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Petroglyphs tell story of Native Americans
Petroglyph photo courtesy Craig Lilak.

LUCAS – Ever since he was a wee lad scrambling among the rocky limestone bluffs around what is now Wilson Lake, D. Craig Lilak has been intrigued with the Native American etchings known as petroglyphs.
“I’ve always been fascinated with them,” he said, recalling trips with his grandfather to what were then cattle pastures. That was in the late 1950s and those expeditions sparked a life-long passion in young Lilak.
The Wilson man’s years of combing the hills and valleys of north central Kansas, and an intense interest in Native American History and art are the inspiration for a program he will present at the March 10 at the Grassroots Arts Center, 213 S. Main. in Lucas.  He also has an exhibit photographs and artifacts  – “Visions of the Past - Native American Petroglyphs” – at the center.
The public is invited to attend his discussion on this topic. There will be no admission charge for this event.
Lilak has offered a duplicate set of photographs that are in the exhibit for written bid. The proceeds will benefit the art center.
There is one downside to the hobby. “I spend a lot of time out in the boonies,” he said.
But, “it’s just a thrill to find something that no one has seen for 300 or 400 years. He has also found Indian Wars-era military items and chain-male armor from the days of Coronado.
He also spent 10 years in the Marines, traveling around the world. He saw similar drawings in other countries and found parallels to the ones he saw back home.
What are petroglyphs?
The Saline River Valley of central Kansas was the best hunting ground available and the only place to obtain salt for hundred of miles. It had been used by Native Americans for thousands of years before horses were brought to Kansas. The first white settlers used it for the same reasons. In the 20th century it had the best fishing holes, and now it’s a recreational lake for boating, fishing and water sports used by thousands.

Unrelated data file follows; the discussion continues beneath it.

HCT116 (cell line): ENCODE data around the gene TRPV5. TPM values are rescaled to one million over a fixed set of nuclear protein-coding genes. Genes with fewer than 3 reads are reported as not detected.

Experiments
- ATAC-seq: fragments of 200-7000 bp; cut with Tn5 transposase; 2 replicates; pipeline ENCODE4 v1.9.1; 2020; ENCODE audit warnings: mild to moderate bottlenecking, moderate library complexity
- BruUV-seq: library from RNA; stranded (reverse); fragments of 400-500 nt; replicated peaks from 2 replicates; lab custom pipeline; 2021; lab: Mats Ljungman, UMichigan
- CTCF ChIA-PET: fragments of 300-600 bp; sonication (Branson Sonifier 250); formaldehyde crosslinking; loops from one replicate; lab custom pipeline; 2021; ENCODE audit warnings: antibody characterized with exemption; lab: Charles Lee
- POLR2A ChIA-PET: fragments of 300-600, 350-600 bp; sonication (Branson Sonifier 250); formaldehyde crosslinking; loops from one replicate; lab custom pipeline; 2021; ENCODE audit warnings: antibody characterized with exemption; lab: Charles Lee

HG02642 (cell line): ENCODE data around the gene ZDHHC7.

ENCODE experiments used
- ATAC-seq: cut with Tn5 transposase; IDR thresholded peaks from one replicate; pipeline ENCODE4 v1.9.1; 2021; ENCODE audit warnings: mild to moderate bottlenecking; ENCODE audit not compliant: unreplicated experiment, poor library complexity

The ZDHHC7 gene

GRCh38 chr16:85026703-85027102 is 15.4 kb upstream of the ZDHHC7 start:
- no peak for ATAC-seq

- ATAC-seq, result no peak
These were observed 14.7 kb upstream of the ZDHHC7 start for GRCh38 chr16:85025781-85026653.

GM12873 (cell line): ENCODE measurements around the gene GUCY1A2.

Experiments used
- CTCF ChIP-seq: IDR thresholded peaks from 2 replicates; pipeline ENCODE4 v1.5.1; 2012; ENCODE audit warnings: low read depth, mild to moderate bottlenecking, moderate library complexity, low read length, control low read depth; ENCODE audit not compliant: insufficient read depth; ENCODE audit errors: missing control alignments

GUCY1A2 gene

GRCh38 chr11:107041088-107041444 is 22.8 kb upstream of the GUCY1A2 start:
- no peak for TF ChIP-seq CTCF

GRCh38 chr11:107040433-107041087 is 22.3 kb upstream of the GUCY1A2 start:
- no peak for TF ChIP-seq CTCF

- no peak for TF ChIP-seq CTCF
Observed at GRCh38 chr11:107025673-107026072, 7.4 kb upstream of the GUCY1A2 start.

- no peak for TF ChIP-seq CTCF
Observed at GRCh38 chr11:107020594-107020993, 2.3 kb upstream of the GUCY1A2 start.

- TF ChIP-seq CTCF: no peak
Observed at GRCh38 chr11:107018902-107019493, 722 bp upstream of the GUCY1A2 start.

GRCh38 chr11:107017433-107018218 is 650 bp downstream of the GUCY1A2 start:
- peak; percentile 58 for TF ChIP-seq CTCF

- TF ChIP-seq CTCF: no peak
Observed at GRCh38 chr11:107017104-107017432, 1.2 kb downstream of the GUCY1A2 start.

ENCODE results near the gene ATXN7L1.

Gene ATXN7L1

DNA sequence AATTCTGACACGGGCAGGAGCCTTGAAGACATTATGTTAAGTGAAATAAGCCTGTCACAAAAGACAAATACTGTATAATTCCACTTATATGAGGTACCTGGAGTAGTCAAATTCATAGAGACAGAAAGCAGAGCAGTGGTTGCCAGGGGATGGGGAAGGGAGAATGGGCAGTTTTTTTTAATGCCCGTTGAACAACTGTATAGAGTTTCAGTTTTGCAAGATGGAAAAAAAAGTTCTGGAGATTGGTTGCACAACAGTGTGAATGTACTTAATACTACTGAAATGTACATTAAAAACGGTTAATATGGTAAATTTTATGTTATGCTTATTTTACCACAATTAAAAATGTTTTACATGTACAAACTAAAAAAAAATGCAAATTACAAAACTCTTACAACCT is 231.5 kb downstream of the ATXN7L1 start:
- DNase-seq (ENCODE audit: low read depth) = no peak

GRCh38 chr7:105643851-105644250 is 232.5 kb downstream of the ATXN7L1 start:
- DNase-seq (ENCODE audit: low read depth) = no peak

According to information from the U.S. Army Corps of Engineers, rock art, known as petroglyphs, remain as the last pictorial evidence of the tribal lifestyles of Native Americans that ventured the wild frontier this region had to offer. The vast amount of Dakota Sandstone boulders and cliffs in this historic region served as an ancestral drawing board to scratch, peck, and chisel their way of life.
Tribes roaming the area included the Pawnee, also known as the Quiviras, the Comanches and the Cheyenne.
Most of these were probably etched into the Dakota sandstone cliffs between 1700 and 1850.
These American Indian sketches have depicted materialistic ornaments, buffalo headdresses and feathers, and weapons of spears and bow and arrow. The petroglyphs show explicit detail to astronomy and god-like figures that influenced the warriors and chiefs to lead their people by defending invading tribes and harvesting wild game like bison, elk, and turkey.
Most petroglyph locations were along wild game trails and water sources near springs. Occasionally their incisions depicted the times of fertility among females and exaggerated depictions of genitals among the males.
The Native Americans of this region made their first contact with Europeans in the 1500s. The Spanish Conquistador’s explorations led by Coronado were depicted by Indian rock art by the introduction of decorated horse and mule into tribal lifestyle.
The timeline of petroglyphs left behind are the only remaining evidence of the romance of the story of nomadic mankind, American Indians, and the European immigrants to come.
Some petroglyphs have stood the test of time, but most have become vandalized beyond recognition, Lilak said. And, the historic  petroglyphs are difficult to find at times with all the more current autographs left by people on the same rock. 
One petroglyph site at Wilson Lake has “autographs” of notable persons such as William Cody, Wild Bill Hickock, and Frank and Jesse James. These signatures were noted as early as the 1947 report, but current speculation is that they are forgeriesA 1986 study reported that this site is now underwater.
Lilak said now he just photographs the carvings and doesn’t reveal where they are.
There is a lot of history out there, he said. “People don’t have a clue what happened in this area.”
For more information, call the art center at 785-525-6118.